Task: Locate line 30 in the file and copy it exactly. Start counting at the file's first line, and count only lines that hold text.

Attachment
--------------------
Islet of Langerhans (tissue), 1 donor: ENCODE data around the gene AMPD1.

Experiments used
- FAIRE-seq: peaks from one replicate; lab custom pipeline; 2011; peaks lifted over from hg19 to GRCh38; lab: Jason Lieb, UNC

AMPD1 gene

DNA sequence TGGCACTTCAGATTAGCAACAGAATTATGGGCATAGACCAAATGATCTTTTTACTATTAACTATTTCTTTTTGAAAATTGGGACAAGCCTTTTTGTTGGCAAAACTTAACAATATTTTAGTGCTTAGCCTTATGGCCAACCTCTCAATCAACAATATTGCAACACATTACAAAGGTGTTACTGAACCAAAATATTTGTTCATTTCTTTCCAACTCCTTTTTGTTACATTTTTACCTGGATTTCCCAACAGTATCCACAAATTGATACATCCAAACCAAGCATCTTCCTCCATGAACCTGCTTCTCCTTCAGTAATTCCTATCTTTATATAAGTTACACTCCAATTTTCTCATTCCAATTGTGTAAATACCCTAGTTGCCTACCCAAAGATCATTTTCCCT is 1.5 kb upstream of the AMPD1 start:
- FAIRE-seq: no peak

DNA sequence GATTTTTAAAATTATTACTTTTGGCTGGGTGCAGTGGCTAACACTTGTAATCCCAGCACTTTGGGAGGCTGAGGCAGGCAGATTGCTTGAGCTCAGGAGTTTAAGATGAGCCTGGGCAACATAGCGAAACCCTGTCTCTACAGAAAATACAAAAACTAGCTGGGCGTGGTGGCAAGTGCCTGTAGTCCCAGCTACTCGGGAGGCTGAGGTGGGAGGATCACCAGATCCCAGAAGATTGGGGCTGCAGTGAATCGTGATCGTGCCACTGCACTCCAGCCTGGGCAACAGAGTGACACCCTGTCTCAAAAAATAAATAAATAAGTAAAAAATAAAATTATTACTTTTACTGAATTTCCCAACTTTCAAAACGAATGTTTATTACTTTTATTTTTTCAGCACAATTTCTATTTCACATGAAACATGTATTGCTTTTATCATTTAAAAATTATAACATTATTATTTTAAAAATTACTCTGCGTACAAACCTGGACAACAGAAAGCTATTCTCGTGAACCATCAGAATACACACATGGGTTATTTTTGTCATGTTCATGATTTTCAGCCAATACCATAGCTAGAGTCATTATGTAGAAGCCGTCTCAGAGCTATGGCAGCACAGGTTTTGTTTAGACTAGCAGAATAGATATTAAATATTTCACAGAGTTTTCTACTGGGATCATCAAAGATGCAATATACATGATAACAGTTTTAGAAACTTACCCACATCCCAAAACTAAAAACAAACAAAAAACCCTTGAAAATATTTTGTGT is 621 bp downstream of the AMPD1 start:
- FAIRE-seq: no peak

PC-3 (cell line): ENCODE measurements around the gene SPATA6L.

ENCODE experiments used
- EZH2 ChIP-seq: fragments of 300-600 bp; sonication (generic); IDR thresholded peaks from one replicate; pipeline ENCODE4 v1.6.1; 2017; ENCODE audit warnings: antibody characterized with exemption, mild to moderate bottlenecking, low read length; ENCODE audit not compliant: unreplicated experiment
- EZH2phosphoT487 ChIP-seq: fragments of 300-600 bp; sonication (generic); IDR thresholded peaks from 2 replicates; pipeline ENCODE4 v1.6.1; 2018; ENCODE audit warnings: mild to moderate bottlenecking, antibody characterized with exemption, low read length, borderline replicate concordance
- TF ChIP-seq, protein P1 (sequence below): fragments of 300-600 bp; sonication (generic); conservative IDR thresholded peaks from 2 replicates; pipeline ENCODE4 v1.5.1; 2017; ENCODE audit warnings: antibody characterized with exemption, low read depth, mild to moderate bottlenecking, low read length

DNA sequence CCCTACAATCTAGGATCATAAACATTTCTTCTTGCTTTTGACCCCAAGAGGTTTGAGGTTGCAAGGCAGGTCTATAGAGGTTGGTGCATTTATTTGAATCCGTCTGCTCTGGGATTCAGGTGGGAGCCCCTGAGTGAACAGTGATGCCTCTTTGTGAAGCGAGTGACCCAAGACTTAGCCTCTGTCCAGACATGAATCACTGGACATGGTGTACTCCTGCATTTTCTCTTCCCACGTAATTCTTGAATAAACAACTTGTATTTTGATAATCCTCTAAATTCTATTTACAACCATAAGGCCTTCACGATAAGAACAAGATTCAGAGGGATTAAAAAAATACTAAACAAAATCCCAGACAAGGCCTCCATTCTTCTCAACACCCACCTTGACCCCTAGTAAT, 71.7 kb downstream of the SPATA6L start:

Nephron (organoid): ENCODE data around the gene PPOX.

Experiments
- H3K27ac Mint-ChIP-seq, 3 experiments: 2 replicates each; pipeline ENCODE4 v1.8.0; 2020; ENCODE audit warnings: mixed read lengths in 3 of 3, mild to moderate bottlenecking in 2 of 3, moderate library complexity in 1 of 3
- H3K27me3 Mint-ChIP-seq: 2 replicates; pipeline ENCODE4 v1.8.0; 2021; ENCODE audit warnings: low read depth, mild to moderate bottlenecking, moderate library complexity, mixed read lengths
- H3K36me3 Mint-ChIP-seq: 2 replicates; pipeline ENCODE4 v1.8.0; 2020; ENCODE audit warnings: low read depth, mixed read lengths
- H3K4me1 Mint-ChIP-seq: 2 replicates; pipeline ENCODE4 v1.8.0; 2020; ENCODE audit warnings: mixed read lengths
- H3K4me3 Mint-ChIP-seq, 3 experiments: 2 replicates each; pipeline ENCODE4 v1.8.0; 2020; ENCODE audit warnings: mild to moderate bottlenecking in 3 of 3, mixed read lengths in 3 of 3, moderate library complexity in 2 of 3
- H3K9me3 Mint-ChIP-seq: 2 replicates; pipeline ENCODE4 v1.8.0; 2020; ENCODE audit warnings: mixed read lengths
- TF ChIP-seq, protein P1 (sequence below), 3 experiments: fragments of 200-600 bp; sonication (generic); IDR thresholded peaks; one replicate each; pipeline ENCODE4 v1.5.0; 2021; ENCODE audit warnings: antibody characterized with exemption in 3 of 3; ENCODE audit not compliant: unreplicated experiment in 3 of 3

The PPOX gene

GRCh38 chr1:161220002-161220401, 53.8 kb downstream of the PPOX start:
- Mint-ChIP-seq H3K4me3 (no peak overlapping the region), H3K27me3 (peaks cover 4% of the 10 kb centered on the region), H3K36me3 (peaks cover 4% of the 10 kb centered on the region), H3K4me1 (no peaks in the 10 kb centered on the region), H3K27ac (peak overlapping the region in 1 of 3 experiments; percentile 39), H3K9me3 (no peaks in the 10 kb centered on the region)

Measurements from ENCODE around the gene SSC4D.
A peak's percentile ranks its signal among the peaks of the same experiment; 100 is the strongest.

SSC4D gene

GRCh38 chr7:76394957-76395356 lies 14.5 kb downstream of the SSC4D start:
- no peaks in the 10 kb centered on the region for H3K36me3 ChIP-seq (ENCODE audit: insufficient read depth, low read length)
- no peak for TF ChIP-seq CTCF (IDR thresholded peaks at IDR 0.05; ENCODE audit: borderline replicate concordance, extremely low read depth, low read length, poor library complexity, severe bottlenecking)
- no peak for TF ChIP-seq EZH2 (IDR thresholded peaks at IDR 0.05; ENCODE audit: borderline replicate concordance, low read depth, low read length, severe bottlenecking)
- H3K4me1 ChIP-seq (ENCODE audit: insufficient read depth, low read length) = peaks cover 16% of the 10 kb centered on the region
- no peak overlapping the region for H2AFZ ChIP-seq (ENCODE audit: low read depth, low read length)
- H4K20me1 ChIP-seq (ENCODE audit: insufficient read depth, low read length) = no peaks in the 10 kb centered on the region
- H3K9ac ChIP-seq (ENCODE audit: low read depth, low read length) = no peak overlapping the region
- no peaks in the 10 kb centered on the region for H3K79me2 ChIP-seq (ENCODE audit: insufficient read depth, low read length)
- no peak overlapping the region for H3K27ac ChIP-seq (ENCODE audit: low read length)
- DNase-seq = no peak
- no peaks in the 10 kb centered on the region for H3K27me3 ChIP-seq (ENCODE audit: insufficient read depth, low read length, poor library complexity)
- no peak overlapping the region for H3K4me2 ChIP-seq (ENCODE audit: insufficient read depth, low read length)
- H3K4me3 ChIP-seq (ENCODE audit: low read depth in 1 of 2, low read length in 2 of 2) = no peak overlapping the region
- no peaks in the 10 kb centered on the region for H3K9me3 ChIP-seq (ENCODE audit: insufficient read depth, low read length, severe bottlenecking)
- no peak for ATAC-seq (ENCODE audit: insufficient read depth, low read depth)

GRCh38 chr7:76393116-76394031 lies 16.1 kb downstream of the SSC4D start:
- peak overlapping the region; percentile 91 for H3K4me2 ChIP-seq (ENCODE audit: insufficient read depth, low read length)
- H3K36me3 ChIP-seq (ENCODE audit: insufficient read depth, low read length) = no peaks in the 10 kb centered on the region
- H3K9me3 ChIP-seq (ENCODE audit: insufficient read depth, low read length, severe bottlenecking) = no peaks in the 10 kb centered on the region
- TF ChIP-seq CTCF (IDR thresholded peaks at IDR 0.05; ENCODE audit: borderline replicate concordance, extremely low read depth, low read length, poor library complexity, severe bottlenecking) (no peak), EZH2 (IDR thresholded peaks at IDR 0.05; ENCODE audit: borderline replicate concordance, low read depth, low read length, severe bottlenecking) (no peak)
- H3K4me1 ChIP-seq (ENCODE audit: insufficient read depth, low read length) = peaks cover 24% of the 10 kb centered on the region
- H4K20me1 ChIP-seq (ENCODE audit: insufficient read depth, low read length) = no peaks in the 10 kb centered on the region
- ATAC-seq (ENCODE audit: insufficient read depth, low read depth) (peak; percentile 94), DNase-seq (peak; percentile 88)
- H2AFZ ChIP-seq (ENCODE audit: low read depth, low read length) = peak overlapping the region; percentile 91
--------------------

GRCh38 chr7:76394957-76395356 lies 14.5 kb downstream of the SSC4D start: